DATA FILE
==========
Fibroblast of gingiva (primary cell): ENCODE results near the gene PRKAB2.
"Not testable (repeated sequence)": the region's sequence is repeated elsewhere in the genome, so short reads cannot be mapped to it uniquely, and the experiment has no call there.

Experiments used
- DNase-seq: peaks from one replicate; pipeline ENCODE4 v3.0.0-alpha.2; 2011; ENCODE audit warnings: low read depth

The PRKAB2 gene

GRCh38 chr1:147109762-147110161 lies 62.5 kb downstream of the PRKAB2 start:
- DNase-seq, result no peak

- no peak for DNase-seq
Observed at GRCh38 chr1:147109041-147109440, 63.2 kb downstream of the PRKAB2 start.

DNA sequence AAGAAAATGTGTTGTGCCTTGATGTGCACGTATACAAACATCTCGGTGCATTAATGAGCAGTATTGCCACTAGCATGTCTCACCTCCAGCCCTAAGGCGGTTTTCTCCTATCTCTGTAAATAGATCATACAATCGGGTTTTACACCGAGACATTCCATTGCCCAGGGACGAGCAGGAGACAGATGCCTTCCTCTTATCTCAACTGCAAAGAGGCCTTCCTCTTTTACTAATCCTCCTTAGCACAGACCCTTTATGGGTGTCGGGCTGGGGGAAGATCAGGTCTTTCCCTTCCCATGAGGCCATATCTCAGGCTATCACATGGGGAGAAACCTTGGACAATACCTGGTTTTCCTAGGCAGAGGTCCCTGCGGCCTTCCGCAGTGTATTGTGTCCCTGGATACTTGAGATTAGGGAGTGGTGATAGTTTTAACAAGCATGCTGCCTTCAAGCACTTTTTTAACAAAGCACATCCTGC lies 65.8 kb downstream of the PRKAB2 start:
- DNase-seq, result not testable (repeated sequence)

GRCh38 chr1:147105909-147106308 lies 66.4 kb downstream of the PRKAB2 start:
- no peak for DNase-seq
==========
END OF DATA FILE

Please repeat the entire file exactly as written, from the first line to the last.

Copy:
Fibroblast of gingiva (primary cell): ENCODE results near the gene PRKAB2.
"Not testable (repeated sequence)": the region's sequence is repeated elsewhere in the genome, so short reads cannot be mapped to it uniquely, and the experiment has no call there.

Experiments used
- DNase-seq: peaks from one replicate; pipeline ENCODE4 v3.0.0-alpha.2; 2011; ENCODE audit warnings: low read depth

The PRKAB2 gene

GRCh38 chr1:147109762-147110161 lies 62.5 kb downstream of the PRKAB2 start:
- DNase-seq, result no peak

- no peak for DNase-seq
Observed at GRCh38 chr1:147109041-147109440, 63.2 kb downstream of the PRKAB2 start.

DNA sequence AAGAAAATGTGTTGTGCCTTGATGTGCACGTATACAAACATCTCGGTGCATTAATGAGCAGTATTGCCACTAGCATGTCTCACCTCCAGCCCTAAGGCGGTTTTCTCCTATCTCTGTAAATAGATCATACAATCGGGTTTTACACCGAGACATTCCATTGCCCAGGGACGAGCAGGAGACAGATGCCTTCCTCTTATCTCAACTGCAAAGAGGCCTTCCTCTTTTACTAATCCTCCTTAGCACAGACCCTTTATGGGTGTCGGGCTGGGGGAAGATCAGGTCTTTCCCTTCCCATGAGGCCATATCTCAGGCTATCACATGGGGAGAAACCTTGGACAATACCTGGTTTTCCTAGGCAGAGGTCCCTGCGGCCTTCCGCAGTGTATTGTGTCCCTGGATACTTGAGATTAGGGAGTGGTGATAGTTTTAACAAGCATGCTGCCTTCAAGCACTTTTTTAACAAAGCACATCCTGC lies 65.8 kb downstream of the PRKAB2 start:
- DNase-seq, result not testable (repeated sequence)

GRCh38 chr1:147105909-147106308 lies 66.4 kb downstream of the PRKAB2 start:
- no peak for DNase-seq